Steak Umm v. Steak ‘Em Up
Case #: 09-2857
Full Text Opinion: http://scholar.google.com/scholar_case?case=4380519010176615379&hl=en&as_sdt=2&as_vis=1&oi=scholarr
Trademarks: Injunctions for trademark infringement cannot be granted if the trademarks are not likely to cause customer confusion.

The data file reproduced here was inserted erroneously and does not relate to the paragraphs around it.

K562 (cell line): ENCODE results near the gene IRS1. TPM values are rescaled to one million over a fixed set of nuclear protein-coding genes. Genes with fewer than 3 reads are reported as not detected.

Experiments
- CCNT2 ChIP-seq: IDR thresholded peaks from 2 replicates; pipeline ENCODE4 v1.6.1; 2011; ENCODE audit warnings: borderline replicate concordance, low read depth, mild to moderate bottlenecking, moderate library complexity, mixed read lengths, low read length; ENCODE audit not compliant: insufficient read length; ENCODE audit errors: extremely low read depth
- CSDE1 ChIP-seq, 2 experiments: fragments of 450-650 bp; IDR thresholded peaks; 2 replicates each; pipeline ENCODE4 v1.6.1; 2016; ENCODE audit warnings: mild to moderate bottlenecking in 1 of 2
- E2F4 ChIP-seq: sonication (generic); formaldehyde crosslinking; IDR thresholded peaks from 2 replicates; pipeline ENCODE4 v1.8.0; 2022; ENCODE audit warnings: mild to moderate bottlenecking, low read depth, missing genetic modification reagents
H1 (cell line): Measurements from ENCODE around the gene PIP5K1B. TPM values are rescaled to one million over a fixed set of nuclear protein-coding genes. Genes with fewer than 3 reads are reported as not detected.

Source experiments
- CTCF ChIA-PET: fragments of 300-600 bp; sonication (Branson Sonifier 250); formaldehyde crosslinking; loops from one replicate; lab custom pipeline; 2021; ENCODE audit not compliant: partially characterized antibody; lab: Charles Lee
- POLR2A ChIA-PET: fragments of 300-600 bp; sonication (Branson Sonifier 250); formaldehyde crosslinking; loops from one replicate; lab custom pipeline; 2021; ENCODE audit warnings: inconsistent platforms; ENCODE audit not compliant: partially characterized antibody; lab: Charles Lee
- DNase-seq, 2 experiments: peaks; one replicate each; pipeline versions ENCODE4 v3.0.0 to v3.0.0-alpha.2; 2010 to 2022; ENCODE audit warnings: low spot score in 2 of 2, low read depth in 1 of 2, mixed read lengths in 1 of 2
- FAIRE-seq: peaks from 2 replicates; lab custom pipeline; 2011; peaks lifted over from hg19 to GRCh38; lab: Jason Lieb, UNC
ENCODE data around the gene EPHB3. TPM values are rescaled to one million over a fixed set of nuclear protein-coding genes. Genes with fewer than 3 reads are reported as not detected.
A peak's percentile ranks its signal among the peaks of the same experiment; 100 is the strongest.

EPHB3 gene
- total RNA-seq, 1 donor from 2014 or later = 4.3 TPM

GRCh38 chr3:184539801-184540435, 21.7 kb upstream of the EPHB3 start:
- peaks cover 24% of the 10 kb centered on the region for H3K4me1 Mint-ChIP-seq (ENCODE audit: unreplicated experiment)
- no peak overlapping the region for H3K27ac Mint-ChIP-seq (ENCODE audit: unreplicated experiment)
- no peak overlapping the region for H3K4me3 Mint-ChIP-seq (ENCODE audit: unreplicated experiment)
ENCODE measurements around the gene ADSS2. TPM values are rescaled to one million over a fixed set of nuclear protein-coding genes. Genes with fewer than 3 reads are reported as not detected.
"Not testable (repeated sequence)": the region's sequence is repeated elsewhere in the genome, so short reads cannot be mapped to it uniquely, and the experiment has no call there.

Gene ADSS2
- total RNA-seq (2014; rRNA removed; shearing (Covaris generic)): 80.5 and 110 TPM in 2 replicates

Opinion (Stengel): Steak Umm, a national purveyor of frozen meat products, alleged that Steak ‘Em-Up, a Philadelphia pizza shop and corner grocery, infringed on its trademark, and sought injunctive relief to prevent trademark infringement. The court used a ten-factor test – known as the Lapp factors in the Third Circuit – to determine that no likelihood of confusion existed. First, the marks were not similar. Second, the phrase “Steak Umm” was suggestive of the product, but did not actually identify it. Third, the prices points were similar, but the products were different. Fourth, they were both using their trademarks for six years without evidence of actual confusion. Fifth, Steak ‘Em Up adopted its name independently, without influence from Steak Umm. Sixth, there was no evidence of actual confusion. Seventh, the goods were not marketed through the same channels, but did use some of the same advertisers. Eighth, there was little geographical overlap in some of their campaigns. Ninth, consumers would not expect either company to expand into the other’s market. Tenth, in the totality of the circumstances, confusion is not likely. Accordingly, the court DENIED injunctive relief for the plaintiff.